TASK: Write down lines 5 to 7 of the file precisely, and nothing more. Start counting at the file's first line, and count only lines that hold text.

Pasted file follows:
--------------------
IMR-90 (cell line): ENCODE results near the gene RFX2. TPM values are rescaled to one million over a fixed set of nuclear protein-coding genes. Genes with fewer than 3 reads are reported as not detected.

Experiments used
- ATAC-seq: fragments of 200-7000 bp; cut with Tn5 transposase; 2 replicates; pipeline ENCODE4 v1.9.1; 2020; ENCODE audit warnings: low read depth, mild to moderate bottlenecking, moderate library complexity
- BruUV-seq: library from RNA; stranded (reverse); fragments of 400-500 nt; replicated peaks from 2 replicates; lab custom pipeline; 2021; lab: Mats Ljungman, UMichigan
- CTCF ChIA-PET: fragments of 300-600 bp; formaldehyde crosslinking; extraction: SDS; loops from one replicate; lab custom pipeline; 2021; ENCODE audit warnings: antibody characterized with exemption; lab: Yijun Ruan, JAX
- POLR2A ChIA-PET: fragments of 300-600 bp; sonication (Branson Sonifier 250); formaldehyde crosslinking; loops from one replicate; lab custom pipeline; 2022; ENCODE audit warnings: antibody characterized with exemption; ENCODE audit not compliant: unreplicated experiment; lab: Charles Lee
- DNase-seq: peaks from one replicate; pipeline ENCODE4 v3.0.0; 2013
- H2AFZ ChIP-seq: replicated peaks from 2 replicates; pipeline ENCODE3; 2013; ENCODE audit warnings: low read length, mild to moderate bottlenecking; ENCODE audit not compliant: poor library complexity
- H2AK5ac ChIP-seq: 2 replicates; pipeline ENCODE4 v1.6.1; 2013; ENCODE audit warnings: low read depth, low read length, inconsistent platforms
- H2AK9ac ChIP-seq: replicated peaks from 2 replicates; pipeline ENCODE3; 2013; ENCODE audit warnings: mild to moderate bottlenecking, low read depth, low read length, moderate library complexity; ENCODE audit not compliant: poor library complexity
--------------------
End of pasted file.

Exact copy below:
- CTCF ChIA-PET: fragments of 300-600 bp; formaldehyde crosslinking; extraction: SDS; loops from one replicate; lab custom pipeline; 2021; ENCODE audit warnings: antibody characterized with exemption; lab: Yijun Ruan, JAX
- POLR2A ChIA-PET: fragments of 300-600 bp; sonication (Branson Sonifier 250); formaldehyde crosslinking; loops from one replicate; lab custom pipeline; 2022; ENCODE audit warnings: antibody characterized with exemption; ENCODE audit not compliant: unreplicated experiment; lab: Charles Lee
- DNase-seq: peaks from one replicate; pipeline ENCODE4 v3.0.0; 2013